Taking my brain but leaving something cleverer

I have to write a thing.

A very focussed, incisive business thing.

It has to, briefly, summarise a complex situation, it must list the alternatives for improving a critical situation, it should explore the high-level pros and cons of the alternatives, and match the organisation’s strategy with the most appropriate solution.

I like writing this kind of thing.

Constructing and then putting a well-written, soundly-argued piece of logically-driven writing in front of the highest level of a £ multi-billion organisation is to expose my writing, and the thinking behind it, to a readership of intensely critical thinkers.

Normally I rise to the challenge.

But today there is a small problem.

My brain won’t work.

I’ve been staring at the first page for half an hour.

There’s a title.

And that’s it.

The more I stare at the sheet, the more my brain refuses to cooperate.

Which is why I’m writing this piece, obv.

This is an attempt to kick-start my intelligence in to productivity.

The weird thing is not that my brain seems to have evaporated overnight.

No, the weird thing is what I see when I look at the (almost) blank piece of paper.

The number ’43’.


How can my eyes look at a blank sheet of paper, but my head chooses to register the number ’43’?

I’ve been staring at this non-existent number (if you see what I mean) for the last half-hour, trying to get going.

I’m still not hitting any kind of a ‘get going’ stride.

In racing terms, cantering swiftly out of the starting gate would be good, but right now I’d settle for leaving the paddock at a stiff walk.

*pauses for another stare at ’43’ which isn’t actually there*

This isn’t writer’s block.

This is an indication of something far more sinister.

I believe that sometime during the night I was visited by aliens.

They sneaked up to my slumbering form and, through some kind of telekinetic mind-meld thing, they extracted what little intelligence I had left.

I am hoping that writing this will get at least one cylinder firing.

But here’s something that I would like to give you.

A present.

If you have the Chrome browser, click on the link below (in Chrome, obviously) and watch the most awesome piece of design I can ever remember.

The tune’s not too shabby – have Arcade Fire ever done something not worth listening to?

But the accompanying video will knock your socks off

Trust me.



A break but not broken (a horse for one bin)

Due to an overdose of Scott Mills on BBCs Radio 1 the phrase ‘A horse for one bin’ appears to have become not only my default phrase but also my default sentence. Sorry. But have you seen this website?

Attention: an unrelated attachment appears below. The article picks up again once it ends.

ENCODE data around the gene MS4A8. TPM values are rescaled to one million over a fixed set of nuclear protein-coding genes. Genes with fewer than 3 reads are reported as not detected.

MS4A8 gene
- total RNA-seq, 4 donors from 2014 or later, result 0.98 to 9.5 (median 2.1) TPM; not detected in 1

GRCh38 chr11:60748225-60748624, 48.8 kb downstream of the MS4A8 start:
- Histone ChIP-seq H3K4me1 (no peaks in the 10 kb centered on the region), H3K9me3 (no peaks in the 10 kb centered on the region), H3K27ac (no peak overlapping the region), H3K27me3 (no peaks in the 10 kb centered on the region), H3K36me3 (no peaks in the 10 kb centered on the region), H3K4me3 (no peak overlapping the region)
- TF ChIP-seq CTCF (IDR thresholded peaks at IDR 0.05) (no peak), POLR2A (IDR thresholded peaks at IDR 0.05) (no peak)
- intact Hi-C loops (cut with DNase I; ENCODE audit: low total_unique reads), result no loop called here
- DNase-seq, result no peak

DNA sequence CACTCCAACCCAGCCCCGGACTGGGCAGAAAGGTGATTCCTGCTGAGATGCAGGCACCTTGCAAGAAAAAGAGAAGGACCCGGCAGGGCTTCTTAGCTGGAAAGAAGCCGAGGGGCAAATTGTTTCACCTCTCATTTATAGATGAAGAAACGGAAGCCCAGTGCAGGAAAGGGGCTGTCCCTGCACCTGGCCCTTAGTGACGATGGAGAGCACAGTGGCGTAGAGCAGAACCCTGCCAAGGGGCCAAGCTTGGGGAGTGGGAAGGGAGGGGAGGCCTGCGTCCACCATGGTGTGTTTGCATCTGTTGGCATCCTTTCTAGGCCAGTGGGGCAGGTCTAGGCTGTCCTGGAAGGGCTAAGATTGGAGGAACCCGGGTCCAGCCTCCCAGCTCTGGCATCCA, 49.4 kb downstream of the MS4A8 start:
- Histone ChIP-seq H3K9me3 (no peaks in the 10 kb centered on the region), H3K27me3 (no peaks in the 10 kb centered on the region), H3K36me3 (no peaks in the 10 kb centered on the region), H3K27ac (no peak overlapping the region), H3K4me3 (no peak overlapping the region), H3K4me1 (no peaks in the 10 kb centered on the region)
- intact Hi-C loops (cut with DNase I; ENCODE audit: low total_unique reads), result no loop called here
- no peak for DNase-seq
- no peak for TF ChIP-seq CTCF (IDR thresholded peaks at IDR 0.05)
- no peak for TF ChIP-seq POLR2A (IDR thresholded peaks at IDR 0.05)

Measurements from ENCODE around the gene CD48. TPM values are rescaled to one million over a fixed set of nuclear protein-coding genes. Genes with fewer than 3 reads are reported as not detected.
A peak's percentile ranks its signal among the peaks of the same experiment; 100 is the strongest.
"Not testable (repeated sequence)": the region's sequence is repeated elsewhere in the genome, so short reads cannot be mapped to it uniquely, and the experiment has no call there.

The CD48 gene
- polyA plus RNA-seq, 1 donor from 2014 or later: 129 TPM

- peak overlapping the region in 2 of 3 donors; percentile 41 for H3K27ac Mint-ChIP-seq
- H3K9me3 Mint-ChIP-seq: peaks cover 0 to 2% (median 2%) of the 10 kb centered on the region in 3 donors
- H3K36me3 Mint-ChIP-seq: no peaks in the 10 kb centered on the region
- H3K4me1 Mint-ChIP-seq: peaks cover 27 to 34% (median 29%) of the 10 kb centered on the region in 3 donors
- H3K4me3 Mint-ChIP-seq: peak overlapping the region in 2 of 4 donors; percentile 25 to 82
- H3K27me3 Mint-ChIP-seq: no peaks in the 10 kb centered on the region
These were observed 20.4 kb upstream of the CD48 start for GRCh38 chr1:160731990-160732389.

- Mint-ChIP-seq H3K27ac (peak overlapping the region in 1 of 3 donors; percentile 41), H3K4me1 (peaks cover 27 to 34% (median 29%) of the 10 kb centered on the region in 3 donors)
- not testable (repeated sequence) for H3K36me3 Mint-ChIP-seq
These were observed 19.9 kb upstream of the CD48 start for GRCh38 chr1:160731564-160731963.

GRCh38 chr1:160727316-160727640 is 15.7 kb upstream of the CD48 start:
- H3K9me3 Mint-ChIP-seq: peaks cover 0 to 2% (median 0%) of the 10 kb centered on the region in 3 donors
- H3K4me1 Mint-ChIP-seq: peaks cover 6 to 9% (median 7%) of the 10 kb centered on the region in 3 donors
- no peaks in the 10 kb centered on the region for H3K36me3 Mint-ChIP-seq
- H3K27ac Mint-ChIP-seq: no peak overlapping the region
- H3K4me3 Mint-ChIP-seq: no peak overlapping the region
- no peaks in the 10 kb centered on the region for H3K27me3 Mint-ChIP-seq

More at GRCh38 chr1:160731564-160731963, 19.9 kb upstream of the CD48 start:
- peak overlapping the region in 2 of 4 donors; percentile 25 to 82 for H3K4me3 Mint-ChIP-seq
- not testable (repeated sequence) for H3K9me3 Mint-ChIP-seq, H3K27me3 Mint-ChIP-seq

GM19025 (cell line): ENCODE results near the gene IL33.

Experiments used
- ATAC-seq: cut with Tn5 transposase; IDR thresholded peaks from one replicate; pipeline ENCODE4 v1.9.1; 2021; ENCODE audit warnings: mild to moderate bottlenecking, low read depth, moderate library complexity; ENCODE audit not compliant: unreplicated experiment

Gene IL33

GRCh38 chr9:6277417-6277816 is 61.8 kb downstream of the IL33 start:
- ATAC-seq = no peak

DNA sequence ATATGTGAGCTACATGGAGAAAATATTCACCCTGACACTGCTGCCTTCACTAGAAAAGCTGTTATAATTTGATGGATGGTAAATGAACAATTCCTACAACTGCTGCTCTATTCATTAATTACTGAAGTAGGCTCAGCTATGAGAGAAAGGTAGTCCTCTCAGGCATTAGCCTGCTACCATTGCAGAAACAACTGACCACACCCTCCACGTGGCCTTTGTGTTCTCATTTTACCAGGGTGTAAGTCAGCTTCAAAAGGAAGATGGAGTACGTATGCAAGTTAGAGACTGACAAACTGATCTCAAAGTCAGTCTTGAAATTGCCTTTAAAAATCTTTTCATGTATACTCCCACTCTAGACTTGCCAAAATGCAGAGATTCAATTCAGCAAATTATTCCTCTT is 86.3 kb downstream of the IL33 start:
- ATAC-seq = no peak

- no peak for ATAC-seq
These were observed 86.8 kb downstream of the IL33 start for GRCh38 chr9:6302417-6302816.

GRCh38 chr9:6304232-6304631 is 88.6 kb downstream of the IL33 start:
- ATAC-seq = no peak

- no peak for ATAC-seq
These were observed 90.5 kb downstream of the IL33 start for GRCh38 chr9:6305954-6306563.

Because my employers have enforced a longer than usual Christmas/New Year holiday on me (I finish on 19th December and restart on 5th January – and no, that’s really not nice because I don’t get holiday pay!)  we’re taking a little overseas break.

The outward journey is logistically complicated and begins with (probably) going up to Soph’s mum and dad on Christmas Day evening, spending the night and Boxing Day there, driving down to a hotel near Gatwick airport on Boxing Day, getting up about 05.30 on 27th, getting to the airport, checking in, having breakfast and then flying out, arriving at somewhere just a little bit warmer at 11.15 local time.

We’ll travel back on the afternoon of 31st December and should arrive home just in time to celebrate the turn of the year.


I’m looking forward to it immensely.


p.s. Memo to self: get currency sorted!

Writing for the readership…

It’s appropriate to begin with this…

I’m struggling with a piece of work for a customer in London.

I have to write a service level agreement (SLA) which will form a contract between two parts of an organisation that are shifting towards a client/contractor split.

I’ve been given an SLA template – a copy of an existing document – to work from.

It sucks.

It’s one of the most badly written things I’ve ever seen – definitely the worst I’ve had to work with.

So why is it that it’s acceptable for business documentation to be poorly written?

Why do we have lower standards of reader-friendly copy when we pick up a business-related piece of prose?

Awww, c’mon!

It’s not really acceptable at all, is it?

Rise up friends, rise up and strike a blow for business literature (and probably business literacy!)

Burn those badly-worded reports; take out and bury those inartculate, illogically-written briefings.

Rewrite these things, use pith not verbosity by all means, but let’s turn them in to things that are – if not a joy – are at least easy to read!

Oh yes!